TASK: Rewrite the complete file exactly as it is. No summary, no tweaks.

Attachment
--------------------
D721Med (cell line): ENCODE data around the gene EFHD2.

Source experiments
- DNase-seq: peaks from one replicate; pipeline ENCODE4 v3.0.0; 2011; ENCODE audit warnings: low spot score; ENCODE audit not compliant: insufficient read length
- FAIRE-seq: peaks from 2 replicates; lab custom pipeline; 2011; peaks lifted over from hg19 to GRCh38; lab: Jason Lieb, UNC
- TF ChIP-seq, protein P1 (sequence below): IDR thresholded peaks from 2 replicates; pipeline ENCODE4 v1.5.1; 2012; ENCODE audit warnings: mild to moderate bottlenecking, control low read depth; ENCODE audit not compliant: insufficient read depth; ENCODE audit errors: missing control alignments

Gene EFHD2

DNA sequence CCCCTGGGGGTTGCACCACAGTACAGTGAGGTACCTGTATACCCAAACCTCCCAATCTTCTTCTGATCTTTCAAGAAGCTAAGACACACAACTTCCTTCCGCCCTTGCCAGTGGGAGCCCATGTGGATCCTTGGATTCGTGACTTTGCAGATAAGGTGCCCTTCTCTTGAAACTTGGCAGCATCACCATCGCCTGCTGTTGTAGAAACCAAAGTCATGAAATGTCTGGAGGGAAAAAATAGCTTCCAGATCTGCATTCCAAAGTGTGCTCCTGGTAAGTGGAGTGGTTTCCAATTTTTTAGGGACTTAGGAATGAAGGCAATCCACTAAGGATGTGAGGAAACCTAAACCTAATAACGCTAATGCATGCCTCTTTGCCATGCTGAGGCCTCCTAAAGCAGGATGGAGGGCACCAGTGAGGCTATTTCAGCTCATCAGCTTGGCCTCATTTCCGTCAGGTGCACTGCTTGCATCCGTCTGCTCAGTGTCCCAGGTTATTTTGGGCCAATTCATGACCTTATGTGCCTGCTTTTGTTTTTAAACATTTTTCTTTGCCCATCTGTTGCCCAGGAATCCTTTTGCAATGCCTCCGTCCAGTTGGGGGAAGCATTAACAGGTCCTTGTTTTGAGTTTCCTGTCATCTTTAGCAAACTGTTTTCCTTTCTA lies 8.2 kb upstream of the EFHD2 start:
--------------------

D721Med (cell line): ENCODE data around the gene EFHD2.

Source experiments
- DNase-seq: peaks from one replicate; pipeline ENCODE4 v3.0.0; 2011; ENCODE audit warnings: low spot score; ENCODE audit not compliant: insufficient read length
- FAIRE-seq: peaks from 2 replicates; lab custom pipeline; 2011; peaks lifted over from hg19 to GRCh38; lab: Jason Lieb, UNC
- TF ChIP-seq, protein P1 (sequence below): IDR thresholded peaks from 2 replicates; pipeline ENCODE4 v1.5.1; 2012; ENCODE audit warnings: mild to moderate bottlenecking, control low read depth; ENCODE audit not compliant: insufficient read depth; ENCODE audit errors: missing control alignments

Gene EFHD2

DNA sequence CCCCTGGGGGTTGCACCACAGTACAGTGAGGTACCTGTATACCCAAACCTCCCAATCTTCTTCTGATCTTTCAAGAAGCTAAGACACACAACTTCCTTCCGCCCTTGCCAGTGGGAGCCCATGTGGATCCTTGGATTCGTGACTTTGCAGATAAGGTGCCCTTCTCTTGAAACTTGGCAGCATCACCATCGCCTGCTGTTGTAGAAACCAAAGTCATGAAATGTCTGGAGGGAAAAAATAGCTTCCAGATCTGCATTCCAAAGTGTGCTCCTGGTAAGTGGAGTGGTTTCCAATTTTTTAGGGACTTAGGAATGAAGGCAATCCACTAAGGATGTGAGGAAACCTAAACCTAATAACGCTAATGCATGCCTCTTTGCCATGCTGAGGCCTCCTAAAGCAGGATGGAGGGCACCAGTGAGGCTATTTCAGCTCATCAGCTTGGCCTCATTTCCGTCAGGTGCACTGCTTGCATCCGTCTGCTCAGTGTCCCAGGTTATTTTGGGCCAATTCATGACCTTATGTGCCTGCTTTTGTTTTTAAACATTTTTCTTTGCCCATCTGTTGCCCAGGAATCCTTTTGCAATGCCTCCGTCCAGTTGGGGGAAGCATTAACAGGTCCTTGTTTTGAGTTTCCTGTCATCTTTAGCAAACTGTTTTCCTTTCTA lies 8.2 kb upstream of the EFHD2 start: